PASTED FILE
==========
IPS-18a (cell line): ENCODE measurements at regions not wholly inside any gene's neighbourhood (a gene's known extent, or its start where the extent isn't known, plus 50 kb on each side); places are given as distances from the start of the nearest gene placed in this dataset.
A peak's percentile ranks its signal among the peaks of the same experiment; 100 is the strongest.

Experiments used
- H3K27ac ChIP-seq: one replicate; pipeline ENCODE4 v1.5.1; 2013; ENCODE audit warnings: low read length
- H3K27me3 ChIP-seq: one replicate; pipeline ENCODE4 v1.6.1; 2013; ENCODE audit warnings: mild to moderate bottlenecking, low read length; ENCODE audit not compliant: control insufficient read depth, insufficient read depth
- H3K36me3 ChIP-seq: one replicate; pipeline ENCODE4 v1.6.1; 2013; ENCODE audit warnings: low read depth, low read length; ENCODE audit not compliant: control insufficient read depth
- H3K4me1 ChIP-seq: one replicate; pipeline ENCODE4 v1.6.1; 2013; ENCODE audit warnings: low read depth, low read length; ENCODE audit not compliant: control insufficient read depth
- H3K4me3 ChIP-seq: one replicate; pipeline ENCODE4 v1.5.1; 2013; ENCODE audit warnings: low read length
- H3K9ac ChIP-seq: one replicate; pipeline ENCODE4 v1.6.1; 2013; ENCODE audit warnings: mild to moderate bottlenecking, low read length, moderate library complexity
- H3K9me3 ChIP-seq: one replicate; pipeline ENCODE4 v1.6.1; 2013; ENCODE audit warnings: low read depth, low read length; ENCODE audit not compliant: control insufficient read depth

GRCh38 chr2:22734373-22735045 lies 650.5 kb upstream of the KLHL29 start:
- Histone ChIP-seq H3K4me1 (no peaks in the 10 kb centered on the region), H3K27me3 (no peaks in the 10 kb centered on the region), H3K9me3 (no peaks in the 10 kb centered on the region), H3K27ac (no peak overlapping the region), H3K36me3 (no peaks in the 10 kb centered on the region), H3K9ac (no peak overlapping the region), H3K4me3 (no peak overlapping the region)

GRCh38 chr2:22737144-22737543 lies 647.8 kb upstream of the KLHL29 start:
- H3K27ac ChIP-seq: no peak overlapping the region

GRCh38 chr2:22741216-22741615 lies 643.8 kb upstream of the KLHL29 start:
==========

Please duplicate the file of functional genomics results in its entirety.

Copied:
IPS-18a (cell line): ENCODE measurements at regions not wholly inside any gene's neighbourhood (a gene's known extent, or its start where the extent isn't known, plus 50 kb on each side); places are given as distances from the start of the nearest gene placed in this dataset.
A peak's percentile ranks its signal among the peaks of the same experiment; 100 is the strongest.

Experiments used
- H3K27ac ChIP-seq: one replicate; pipeline ENCODE4 v1.5.1; 2013; ENCODE audit warnings: low read length
- H3K27me3 ChIP-seq: one replicate; pipeline ENCODE4 v1.6.1; 2013; ENCODE audit warnings: mild to moderate bottlenecking, low read length; ENCODE audit not compliant: control insufficient read depth, insufficient read depth
- H3K36me3 ChIP-seq: one replicate; pipeline ENCODE4 v1.6.1; 2013; ENCODE audit warnings: low read depth, low read length; ENCODE audit not compliant: control insufficient read depth
- H3K4me1 ChIP-seq: one replicate; pipeline ENCODE4 v1.6.1; 2013; ENCODE audit warnings: low read depth, low read length; ENCODE audit not compliant: control insufficient read depth
- H3K4me3 ChIP-seq: one replicate; pipeline ENCODE4 v1.5.1; 2013; ENCODE audit warnings: low read length
- H3K9ac ChIP-seq: one replicate; pipeline ENCODE4 v1.6.1; 2013; ENCODE audit warnings: mild to moderate bottlenecking, low read length, moderate library complexity
- H3K9me3 ChIP-seq: one replicate; pipeline ENCODE4 v1.6.1; 2013; ENCODE audit warnings: low read depth, low read length; ENCODE audit not compliant: control insufficient read depth

GRCh38 chr2:22734373-22735045 lies 650.5 kb upstream of the KLHL29 start:
- Histone ChIP-seq H3K4me1 (no peaks in the 10 kb centered on the region), H3K27me3 (no peaks in the 10 kb centered on the region), H3K9me3 (no peaks in the 10 kb centered on the region), H3K27ac (no peak overlapping the region), H3K36me3 (no peaks in the 10 kb centered on the region), H3K9ac (no peak overlapping the region), H3K4me3 (no peak overlapping the region)

GRCh38 chr2:22737144-22737543 lies 647.8 kb upstream of the KLHL29 start:
- H3K27ac ChIP-seq: no peak overlapping the region

GRCh38 chr2:22741216-22741615 lies 643.8 kb upstream of the KLHL29 start: